By: Katie Phillips | Compliance & Operations Manager, Dairy Connection Inc.
Editor’s Note: This post brought to you by Dairy Connection Operations Manager Katie Phillips, who — in addition to holding a key leadership position with our company — is also mother of a busy trio that includes one four-year-old and two-year-old twins.
Organization and time management are two virtues that are not second nature to everyone. At least, they definitely aren’t for me. It’s a constant battle because I have a combination of perfectionist and hoarder tendencies. I don’t like to complete things because they aren’t perfect, and I hate throwing away things that are still useful. The struggle is real.
My husband, on the other hand, is the exact opposite. He grew up in a household of neat, tidy, organization around every corner. When his mother started watching our children at our house during the workday, I felt the need to keep my house as tidy as she keeps hers. With three children under the age of 4, this is no easy task — especially when I don’t even have an organizational foundation and the previously mentioned issues. But I’ve read some good books and learned a few tricks that have helped me improve my tidiness. I’m still not as good as my mother-in-law, but I am improving!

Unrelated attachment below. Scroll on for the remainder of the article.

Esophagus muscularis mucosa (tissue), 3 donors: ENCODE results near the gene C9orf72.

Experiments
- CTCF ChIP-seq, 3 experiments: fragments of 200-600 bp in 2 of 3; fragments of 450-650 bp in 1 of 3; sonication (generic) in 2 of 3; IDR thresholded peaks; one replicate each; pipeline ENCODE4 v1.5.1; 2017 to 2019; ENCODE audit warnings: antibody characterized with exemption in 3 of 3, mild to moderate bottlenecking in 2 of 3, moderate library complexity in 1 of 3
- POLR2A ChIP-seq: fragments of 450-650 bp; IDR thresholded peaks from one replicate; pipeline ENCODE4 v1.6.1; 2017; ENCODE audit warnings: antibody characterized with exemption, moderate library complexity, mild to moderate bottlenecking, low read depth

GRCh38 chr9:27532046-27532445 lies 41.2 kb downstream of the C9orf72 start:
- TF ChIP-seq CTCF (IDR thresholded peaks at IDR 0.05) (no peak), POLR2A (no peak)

I found through clearing the clutter of my home, I had more time on the weekends where I didn’t have to feel guilty about not cleaning something. It was already done. That is a wonderful feeling!
I thought, how can I apply these ideas to my working life too? During my workday I am constantly solving problems, jumping from one task to another, and feeling like I never get anything done. It took me about one day to get my office organized. I found I had approximately 999 pens in my desk (I only use one pen at a time!). I had 30 pamphlets from training courses I’ve taken since 2010, none of which I ever looked at again. There was an entire filing cabinet drawer worth of papers that I “needed” to file but haven’t touched since 2017. Once I cleared out all the things I didn’t need, my office changed dramatically. I went from, “I NEED more filing cabinets!” to “Wow. What am I going to do with all this extra space?” Every single person in our office commented on how different my desk looked. I felt like a weight had been lifted. I also feel more professional just by being organized.
Once the initial decluttering/organizing was finished, that freed up time to spend on planning my days. I heard once that when you experience a traumatic event in your life, one way to cope with the tragedy is to plan a time and duration to think about that tragedy. I’ve tried to adapt that concept into my work tasks. I often feel guilty about working on one task that is not urgent, but it is important. I know I have other things that are more urgent, but if I can spend some time on this one important task it will make a huge difference in my daily productivity. Planning a time to focus on each task helps me to push aside the guilty or distracting feelings because I know I’ve already scheduled a time to work on that urgent task.